• DBFOT model: A PPP model where a private company designs, builds, finances, operates, and maintains a public infrastructure project for a specific time, then transfers it back to the public sector.
  • TEU (twenty-foot equivalent units): It is a unit of measurement used to measure the capacity of container ships and ports. 1 TEU = Volume of a standard 20-foot shipping container.

Advantages of Vizhinjam International Seaport as Trans-shipment Port

  • Natural depth: The port has a natural depth of 18 m which means it can accommodate large container ships without dredging.
  • Strategic location: It is on the southern tip of the Indian Peninsula, near the international shipping route connecting Europe, the Persian Gulf, and the Far East, facilitating efficient global trade.
  • Good connectivity: The port is well-connected to the rest of India by road and rail.

Why India Needs a Trans-shipment Port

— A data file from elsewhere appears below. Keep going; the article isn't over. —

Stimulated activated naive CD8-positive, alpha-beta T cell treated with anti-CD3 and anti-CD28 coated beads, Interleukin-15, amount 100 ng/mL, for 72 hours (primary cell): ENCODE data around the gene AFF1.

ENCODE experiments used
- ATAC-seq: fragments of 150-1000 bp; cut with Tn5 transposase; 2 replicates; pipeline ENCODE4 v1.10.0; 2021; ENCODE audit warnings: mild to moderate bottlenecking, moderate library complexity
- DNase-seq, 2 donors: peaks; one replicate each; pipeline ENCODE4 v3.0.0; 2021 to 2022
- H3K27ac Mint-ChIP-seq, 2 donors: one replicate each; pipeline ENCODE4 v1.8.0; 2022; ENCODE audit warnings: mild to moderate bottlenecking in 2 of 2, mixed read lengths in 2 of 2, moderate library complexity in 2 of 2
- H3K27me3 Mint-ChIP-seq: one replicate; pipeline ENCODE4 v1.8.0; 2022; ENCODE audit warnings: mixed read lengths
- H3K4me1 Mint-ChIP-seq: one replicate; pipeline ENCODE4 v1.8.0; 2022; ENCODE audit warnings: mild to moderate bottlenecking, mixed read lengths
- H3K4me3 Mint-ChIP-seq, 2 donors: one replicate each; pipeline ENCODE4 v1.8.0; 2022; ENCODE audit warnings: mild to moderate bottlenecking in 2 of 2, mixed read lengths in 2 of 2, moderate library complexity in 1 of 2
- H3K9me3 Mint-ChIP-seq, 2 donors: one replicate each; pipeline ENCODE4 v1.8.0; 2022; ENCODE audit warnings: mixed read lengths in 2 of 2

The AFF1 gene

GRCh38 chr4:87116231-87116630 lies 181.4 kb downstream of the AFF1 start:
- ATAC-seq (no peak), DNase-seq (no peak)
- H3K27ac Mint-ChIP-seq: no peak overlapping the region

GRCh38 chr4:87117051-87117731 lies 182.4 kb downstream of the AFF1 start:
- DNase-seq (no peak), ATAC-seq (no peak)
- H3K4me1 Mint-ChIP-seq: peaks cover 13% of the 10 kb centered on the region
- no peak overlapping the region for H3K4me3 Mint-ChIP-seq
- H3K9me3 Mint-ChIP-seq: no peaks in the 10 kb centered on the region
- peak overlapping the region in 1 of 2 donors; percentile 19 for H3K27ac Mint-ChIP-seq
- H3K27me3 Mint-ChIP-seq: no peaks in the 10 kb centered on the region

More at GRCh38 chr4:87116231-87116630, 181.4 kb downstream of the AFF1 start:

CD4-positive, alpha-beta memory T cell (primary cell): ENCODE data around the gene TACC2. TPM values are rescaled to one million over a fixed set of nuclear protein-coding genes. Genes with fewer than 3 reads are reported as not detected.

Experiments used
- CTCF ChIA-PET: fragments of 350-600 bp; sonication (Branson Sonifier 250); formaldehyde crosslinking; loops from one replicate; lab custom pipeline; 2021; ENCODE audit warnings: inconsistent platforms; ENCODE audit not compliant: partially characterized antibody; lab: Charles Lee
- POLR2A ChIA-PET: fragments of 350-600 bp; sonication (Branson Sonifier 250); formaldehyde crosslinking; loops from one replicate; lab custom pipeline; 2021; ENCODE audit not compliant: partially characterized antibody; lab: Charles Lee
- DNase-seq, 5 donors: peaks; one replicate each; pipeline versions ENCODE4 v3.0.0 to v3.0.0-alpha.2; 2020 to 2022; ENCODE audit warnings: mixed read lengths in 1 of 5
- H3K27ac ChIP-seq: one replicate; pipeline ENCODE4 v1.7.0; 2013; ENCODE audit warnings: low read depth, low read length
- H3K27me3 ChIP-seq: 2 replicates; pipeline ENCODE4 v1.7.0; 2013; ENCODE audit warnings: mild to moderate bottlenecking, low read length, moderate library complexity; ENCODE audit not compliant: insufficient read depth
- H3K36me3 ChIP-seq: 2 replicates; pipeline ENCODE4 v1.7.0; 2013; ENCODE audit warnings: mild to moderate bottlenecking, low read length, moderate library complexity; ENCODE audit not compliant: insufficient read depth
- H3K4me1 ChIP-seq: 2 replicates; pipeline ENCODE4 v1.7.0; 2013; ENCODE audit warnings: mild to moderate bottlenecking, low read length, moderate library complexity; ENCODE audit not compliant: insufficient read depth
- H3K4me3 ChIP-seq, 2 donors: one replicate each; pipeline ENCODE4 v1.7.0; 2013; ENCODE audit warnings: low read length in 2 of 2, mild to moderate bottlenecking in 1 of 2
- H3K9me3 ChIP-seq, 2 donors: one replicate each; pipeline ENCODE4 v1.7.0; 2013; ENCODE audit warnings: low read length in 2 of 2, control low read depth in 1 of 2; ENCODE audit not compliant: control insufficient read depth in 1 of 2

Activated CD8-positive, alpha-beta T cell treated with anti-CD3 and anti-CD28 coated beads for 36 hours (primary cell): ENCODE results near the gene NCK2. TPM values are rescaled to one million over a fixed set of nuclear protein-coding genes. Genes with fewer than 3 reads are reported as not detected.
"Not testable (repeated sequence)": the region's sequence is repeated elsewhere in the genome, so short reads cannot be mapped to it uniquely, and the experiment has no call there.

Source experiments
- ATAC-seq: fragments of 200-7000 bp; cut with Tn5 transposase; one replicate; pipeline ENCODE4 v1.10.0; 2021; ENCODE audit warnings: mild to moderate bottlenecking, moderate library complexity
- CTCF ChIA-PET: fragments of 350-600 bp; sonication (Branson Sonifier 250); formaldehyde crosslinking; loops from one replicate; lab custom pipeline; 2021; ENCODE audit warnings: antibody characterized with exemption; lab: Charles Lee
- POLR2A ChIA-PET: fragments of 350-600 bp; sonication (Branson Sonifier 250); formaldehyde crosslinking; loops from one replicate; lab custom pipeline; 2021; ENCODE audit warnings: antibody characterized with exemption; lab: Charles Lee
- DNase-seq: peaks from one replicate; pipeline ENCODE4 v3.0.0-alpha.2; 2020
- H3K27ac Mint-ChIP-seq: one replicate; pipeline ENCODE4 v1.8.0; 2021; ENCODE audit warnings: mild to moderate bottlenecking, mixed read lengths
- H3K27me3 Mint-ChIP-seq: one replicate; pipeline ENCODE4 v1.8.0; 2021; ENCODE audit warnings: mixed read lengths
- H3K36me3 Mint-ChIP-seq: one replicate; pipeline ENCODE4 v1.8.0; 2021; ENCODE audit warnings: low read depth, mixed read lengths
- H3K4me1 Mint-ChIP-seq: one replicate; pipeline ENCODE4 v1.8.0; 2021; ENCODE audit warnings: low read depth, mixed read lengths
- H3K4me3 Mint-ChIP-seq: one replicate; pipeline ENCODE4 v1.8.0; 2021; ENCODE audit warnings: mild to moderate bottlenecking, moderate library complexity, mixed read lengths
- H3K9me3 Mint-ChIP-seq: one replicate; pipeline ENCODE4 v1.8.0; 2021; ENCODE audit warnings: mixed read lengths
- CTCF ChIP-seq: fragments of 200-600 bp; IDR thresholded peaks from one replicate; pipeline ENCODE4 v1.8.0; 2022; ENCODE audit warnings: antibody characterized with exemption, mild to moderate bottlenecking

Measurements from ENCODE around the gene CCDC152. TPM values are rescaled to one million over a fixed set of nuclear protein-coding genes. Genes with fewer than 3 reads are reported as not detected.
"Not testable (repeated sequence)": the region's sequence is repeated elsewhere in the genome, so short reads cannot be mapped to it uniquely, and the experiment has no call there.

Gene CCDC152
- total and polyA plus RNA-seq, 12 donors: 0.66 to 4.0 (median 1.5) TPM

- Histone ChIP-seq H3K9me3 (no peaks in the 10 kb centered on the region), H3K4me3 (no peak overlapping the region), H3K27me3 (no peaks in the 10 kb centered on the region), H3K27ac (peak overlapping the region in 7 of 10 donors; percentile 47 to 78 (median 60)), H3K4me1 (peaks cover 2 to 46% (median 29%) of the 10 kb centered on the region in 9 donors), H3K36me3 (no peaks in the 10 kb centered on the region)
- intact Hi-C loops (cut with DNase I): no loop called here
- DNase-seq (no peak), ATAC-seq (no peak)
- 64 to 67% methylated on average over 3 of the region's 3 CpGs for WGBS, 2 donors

• India has 13 major ports but lacks a mega-port for ultra-large container ships. Hence, 75% of India’s trans-shipment cargo is managed at foreign ports like Colombo, Singapore, and Klang.
  • The benefits of the development of an Indian trans-shipment port are:
    • Forex savings
    • Foreign direct investment
    • Increased economic activity at other Indian Ports

{Prelims – A&C – Culture} Kati Bihu

  • Context (PIB): Kati Bihu is celebrated in Assam, also called Kongali Bihu (Kongali: poor).
  • “Kati” means to cut, marking the time of rice sapling relocation.
  • There are two other Bihu festivals in Assam:
    • Bhogali or Magh Bihu in January
    • Rongali or Bohag Bihu in April
  • Kati Bihu, celebrated amidst food scarcity season, symbolises hope and faith, marked by the glow of lit earthen lamps near the Tulsi plant and illuminated houses.